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Missouri Attorney General Wants Tougher Deadly Force Law

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A Missouri grand jury declined Nov. 24 to indict former Ferguson police Officer Darren Wilson in the Aug. 9 shooting death of Michael Brown.St. Louis County Prosecutor's Office via Reuters

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Missouri's attorney general called Tuesday night for a change in state law to make it tougher for law enforcement officers to justify the use of deadly force, a week and a half after a grand jury declined to indict former Ferguson police Officer Darren Wilson in the shooting death of unarmed teenager Michael Brown.

NBC News reported last week that one of the factors that would have complicated any prosecution of Wilson was a Missouri statute that gives peace officers greater leeway in using deadly force than is allowed in many other states. In a statement to MSNBC's "The Last Word," Missouri Attorney General Chris Koster said Wednesday night that state lawmakers should bring the statute into line with an important Supreme Court ruling.

"Among the problems that Ferguson has brought to light is the need to update Missouri's use of deadly force statute," Koster said. "This statute is inconsistent with the United States Supreme Court's holding in Tennessee v. Garner. Consequently, it is important this statute is amended by the Missouri legislature to incorporate the Garner decision and to avoid confusion within the criminal justice system."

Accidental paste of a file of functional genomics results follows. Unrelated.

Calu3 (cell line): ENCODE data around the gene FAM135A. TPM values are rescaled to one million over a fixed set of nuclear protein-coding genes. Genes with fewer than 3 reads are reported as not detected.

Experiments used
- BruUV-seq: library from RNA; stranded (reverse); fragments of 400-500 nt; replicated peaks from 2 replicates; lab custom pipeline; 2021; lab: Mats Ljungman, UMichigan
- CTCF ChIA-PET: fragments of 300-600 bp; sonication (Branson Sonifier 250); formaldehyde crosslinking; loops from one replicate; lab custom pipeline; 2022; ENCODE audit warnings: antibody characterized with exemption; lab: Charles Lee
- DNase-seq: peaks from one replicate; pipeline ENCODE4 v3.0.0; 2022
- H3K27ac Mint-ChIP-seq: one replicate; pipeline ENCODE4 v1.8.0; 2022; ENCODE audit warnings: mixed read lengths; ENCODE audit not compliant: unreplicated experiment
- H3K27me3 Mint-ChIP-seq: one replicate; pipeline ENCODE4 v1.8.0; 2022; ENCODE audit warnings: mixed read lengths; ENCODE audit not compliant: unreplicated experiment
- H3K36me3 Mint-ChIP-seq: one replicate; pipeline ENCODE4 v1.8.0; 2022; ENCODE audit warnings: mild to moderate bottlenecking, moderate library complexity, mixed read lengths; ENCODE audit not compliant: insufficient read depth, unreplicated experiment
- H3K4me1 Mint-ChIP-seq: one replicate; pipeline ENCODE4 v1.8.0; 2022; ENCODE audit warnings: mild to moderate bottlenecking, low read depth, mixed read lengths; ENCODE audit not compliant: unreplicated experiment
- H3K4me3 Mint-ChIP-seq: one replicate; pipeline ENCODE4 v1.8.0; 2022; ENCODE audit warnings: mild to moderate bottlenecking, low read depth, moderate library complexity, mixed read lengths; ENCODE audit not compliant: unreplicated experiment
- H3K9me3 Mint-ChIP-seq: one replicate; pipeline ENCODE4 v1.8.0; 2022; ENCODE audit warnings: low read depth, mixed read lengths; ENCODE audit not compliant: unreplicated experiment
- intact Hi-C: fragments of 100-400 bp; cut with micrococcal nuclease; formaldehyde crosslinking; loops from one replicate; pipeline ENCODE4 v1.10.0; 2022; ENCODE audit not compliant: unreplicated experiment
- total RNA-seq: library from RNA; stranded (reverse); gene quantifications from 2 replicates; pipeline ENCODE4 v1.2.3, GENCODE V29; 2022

The 1985 Garner decision is one of two Supreme Court rulings — the other is from 1989 — addressing when a law enforcement officer can justifiably use deadly force.

The 1985 decision says it's justifiable only if the officer has probable cause to believe a fleeing suspect is a violent felon and poses a significant threat to the officer or the public — requiring the existence of a threat before an officer can use deadly force. The 1989 decision — Graham v. Connor — found that an officer's justification for use of deadly force must be assessed in the context of a "reasonable" officer's state of mind under the specific circumstances — one of which can, but doesn't necessarily have to be, a threat to the officer or the public.

In an interview last week with NBC News, Roger Goldman, Callis Family Professor of Law emeritus at St. Louis University Law School, said that under the current statute, "if I'm representing the police officer, I'm arguing that Missouri law allows an officer to use deadly force to stop a fleeing felon even if he is not a danger to the public or fellow officers."

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